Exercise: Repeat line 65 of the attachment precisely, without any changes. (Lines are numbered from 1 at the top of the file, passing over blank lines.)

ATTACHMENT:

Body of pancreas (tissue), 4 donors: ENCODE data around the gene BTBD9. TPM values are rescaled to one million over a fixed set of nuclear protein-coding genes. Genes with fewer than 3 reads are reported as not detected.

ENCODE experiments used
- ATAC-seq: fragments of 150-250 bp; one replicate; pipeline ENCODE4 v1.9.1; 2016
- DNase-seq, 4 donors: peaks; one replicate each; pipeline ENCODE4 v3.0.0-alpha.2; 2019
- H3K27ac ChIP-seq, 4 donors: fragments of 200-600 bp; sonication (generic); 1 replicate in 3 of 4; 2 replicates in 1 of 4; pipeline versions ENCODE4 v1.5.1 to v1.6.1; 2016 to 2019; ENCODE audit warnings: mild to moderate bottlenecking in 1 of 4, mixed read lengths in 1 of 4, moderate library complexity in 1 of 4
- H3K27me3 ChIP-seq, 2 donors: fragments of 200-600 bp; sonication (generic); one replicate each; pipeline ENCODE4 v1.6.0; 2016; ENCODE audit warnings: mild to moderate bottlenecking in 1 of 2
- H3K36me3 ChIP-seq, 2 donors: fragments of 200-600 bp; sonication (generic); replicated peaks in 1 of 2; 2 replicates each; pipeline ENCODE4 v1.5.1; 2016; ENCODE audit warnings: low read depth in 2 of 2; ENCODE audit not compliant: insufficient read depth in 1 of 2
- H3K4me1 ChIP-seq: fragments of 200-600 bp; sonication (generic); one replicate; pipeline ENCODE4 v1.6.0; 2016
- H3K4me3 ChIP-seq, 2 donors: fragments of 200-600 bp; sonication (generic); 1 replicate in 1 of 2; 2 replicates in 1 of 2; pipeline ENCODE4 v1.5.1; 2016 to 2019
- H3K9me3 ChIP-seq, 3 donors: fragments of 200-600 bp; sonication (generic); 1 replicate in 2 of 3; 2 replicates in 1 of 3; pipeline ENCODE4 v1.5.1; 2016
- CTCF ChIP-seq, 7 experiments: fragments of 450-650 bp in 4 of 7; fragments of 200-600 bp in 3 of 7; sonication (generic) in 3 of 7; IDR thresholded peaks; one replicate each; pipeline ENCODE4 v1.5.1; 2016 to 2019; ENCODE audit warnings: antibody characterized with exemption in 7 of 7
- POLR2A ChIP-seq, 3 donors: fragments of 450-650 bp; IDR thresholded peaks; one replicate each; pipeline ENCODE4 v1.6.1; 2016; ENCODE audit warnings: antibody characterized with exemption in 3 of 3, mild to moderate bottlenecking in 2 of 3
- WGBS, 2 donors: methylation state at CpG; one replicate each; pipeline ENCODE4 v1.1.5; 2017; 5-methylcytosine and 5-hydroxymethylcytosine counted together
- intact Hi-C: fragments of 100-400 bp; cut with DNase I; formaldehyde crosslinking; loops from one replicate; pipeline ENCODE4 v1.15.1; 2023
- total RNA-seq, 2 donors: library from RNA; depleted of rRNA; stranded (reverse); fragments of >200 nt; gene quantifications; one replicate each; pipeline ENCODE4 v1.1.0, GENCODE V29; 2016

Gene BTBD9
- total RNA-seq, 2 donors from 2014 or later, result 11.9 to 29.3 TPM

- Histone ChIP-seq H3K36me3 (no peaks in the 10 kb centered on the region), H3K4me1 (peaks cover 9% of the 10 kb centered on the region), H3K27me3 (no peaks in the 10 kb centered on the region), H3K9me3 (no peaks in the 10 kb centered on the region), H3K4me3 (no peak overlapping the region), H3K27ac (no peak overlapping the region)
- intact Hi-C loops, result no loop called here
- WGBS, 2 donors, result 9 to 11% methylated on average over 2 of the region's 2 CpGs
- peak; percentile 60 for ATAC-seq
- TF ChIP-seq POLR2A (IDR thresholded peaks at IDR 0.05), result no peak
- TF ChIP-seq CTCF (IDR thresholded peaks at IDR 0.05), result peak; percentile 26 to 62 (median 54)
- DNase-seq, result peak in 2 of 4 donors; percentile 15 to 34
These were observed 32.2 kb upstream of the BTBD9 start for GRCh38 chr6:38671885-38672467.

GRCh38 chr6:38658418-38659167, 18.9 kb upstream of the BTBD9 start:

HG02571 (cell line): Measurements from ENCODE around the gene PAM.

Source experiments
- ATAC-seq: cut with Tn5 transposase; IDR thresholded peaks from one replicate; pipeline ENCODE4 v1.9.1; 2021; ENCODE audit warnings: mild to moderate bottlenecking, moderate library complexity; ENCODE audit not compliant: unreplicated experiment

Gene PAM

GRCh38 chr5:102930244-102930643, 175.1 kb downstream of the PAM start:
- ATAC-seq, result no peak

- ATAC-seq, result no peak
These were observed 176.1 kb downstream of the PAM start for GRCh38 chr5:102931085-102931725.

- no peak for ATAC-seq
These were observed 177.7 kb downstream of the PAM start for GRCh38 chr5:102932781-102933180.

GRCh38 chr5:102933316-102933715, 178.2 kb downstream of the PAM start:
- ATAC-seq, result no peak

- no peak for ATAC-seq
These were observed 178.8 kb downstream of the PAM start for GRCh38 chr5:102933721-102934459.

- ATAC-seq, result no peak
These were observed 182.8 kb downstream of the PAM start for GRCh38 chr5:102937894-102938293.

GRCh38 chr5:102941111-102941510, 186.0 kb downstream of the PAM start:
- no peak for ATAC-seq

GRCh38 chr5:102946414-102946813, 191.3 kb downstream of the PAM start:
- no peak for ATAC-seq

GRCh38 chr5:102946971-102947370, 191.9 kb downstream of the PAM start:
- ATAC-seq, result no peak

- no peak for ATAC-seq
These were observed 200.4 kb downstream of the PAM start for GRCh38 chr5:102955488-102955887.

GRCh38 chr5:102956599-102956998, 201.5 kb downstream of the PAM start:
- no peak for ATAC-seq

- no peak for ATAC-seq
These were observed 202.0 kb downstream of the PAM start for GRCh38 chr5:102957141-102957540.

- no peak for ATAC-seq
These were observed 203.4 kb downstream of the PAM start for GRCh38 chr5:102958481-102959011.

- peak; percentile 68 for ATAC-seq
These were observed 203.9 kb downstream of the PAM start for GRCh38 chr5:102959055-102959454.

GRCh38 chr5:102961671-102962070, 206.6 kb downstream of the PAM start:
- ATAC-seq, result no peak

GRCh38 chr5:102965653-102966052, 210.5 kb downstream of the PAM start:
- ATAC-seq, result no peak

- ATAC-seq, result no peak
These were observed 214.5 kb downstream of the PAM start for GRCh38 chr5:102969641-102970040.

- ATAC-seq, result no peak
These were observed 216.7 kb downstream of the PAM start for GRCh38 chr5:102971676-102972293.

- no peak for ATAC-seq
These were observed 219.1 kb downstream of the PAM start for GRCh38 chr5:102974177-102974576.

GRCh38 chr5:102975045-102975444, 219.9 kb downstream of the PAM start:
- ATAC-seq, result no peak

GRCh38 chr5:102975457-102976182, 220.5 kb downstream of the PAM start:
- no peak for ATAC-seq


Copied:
- ATAC-seq, result no peak